A pensioner admitted to Airedale Hospital with a urinary infection died after falling out of bed and hitting his head, an inquest heard.
Peter Bradley, 77, was all set to be sent home the next day when a nurse heard him shout for help and found him on the floor between his bed and his locker. Mr Bradley, of Marina Crescent, Skipton, was assessed by the nurse who spotted a bruise on his head, helped him back into bed and bleeped a doctor who never arrived, the inquest in Bradford was told yesterday.
Staff nurse Joe Hunter said he had not got a response to his bleep but had been told by a colleague that a doctor was already on the way to the ward.
It later emerged that doctor was seeing another patient and was not told about Mr Bradley.
It was four hours later when a different nurse found Mr Bradley unresponsive in bed that he was eventually seen by a doctor and a CT scan was requested. It revealed he had suffered a massive haemorrhage.
Mr Bradley’s family, who were at the inquest, had prepared 22 questions for Airedale NHS Foundation Trust about his care.
Among questions were: why was he was not seen sooner by a doctor after the fall; why it took six hours for him to get a head scan; and why did a nurse give him a sedative when he had a head injury and was having regular neuro-checks.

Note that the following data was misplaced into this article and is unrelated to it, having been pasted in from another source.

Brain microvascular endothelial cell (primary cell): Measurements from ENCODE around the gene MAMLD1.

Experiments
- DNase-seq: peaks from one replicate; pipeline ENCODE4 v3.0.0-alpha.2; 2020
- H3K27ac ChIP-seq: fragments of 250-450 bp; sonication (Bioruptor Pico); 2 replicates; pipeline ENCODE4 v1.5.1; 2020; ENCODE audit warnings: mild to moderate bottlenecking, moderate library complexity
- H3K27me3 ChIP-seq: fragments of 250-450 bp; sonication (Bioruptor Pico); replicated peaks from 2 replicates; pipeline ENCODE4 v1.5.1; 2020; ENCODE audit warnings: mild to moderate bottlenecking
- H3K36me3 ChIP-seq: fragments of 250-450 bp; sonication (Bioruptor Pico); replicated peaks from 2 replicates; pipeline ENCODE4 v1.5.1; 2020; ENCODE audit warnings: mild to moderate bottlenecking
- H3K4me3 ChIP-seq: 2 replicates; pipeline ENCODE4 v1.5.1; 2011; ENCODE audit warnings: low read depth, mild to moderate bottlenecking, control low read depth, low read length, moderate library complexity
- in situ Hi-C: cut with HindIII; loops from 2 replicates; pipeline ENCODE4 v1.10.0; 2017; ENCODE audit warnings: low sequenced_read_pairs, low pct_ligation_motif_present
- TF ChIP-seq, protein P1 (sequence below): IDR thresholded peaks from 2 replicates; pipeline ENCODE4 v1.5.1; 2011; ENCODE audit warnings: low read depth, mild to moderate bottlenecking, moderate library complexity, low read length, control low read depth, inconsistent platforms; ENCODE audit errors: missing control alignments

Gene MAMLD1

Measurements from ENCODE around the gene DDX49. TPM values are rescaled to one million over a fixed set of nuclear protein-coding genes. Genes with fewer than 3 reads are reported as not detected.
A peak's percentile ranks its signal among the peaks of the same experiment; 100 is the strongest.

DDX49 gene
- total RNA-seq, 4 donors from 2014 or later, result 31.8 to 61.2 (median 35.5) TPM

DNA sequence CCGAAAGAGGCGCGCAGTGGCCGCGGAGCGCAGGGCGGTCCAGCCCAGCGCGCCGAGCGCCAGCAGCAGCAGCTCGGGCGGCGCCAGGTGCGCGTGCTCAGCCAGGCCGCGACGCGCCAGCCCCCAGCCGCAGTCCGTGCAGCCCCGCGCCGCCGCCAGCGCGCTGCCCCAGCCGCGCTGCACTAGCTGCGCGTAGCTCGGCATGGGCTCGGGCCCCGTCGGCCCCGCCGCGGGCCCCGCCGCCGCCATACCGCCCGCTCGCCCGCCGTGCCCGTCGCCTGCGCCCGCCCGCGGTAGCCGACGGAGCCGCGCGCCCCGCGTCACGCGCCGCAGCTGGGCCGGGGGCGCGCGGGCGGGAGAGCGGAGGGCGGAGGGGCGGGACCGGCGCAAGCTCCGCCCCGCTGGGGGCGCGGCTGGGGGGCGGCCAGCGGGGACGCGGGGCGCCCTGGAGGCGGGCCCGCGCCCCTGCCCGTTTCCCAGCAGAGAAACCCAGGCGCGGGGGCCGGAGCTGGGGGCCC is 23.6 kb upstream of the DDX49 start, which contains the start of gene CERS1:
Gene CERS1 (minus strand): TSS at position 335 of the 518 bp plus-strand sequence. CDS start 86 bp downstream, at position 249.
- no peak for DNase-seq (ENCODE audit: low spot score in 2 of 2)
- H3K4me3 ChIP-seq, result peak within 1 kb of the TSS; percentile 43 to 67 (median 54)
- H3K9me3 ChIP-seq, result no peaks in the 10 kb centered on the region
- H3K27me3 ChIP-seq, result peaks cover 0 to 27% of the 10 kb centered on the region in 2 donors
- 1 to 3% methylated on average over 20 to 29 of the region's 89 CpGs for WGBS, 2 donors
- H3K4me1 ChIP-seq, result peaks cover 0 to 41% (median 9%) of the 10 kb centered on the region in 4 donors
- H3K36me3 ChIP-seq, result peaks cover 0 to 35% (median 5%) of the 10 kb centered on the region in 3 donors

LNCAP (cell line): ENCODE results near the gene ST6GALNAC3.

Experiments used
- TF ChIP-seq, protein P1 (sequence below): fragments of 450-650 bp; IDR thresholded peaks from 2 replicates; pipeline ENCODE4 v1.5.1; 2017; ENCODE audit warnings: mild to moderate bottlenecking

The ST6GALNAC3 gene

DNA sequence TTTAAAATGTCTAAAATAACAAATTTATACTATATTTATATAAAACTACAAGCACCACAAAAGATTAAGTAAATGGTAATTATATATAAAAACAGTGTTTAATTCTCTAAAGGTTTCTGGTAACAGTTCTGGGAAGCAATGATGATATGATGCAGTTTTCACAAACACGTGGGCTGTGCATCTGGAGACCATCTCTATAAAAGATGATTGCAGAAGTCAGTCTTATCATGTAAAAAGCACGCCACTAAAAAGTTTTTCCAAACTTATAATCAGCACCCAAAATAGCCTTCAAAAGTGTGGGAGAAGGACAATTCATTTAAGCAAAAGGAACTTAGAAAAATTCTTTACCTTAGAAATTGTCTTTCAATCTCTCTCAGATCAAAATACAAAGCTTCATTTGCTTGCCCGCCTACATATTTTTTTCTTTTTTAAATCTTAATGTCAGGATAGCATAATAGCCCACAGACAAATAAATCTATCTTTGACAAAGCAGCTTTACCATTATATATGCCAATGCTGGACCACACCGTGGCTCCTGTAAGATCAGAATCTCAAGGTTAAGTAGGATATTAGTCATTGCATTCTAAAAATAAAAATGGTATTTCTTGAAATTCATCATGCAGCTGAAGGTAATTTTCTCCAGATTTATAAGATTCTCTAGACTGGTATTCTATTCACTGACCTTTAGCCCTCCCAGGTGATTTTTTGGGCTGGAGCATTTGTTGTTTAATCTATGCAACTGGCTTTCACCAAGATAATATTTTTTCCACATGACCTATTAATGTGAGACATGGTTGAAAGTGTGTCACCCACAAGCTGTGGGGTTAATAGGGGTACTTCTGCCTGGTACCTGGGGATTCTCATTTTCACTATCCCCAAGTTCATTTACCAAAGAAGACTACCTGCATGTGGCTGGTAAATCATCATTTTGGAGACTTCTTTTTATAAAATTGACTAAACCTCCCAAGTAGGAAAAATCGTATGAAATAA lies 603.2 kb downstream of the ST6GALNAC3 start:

The family also questioned why bed rails had not been put up when the hospital had identified him as a high-risk patient for falls after previous strokes and why were they left to find out about the fall themelves after noticing a large lump on his head.
Mr Bradley's daughter Heather Bradley said the family received a telephone call telling them her father was unresponsive and to come in, but nothing was said about a fall. “We had to ask a doctor about his head. Even when we got there we were not told about the fall.
“I’ve had to explain to my 12-year-old daughter her grandfather is not coming home,” she said.
The inquest heard from doctors giving evidence that if Mr Bradley, who had severe heart and kidney disease, had not fallen he might have gone on to live for months and possibly a few years. The hospital trust held an emergency meeting immediately after Mr Bradley’s death, informing the Primary Care Trust of the “serious untoward incident” and carried out an investigation.
A new bleep system has now been introduced where doctors have to acknowledge receiving it, when they are on their way to the patient, when they are with the patient and when they have dealt with the task.
Assistant Bradford Coroner Dr Dominic Bell asked the Trust to return today to give further assurances that any remedial measures it has introduced to prevent future similar incidents and deaths are robust.
He said he particularly wanted to hear about criteria for using bed rails, giving sedatives to head injury patients and communicating with families after an adverse incident or outcome.
The hearing continues.